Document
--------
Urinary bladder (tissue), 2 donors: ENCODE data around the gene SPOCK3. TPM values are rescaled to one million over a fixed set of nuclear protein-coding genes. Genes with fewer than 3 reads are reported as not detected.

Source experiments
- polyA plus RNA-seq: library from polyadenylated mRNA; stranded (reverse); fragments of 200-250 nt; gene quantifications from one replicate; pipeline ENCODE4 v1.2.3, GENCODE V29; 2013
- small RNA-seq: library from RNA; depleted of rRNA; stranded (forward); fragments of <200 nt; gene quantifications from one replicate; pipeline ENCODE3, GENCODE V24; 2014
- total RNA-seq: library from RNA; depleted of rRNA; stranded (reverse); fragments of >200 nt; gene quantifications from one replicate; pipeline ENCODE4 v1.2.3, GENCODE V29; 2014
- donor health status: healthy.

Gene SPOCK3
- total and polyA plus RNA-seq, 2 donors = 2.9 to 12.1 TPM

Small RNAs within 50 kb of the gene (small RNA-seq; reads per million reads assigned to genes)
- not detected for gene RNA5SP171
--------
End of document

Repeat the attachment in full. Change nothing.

Urinary bladder (tissue), 2 donors: ENCODE data around the gene SPOCK3. TPM values are rescaled to one million over a fixed set of nuclear protein-coding genes. Genes with fewer than 3 reads are reported as not detected.

Source experiments
- polyA plus RNA-seq: library from polyadenylated mRNA; stranded (reverse); fragments of 200-250 nt; gene quantifications from one replicate; pipeline ENCODE4 v1.2.3, GENCODE V29; 2013
- small RNA-seq: library from RNA; depleted of rRNA; stranded (forward); fragments of <200 nt; gene quantifications from one replicate; pipeline ENCODE3, GENCODE V24; 2014
- total RNA-seq: library from RNA; depleted of rRNA; stranded (reverse); fragments of >200 nt; gene quantifications from one replicate; pipeline ENCODE4 v1.2.3, GENCODE V29; 2014
- donor health status: healthy.

Gene SPOCK3
- total and polyA plus RNA-seq, 2 donors = 2.9 to 12.1 TPM

Small RNAs within 50 kb of the gene (small RNA-seq; reads per million reads assigned to genes)
- not detected for gene RNA5SP171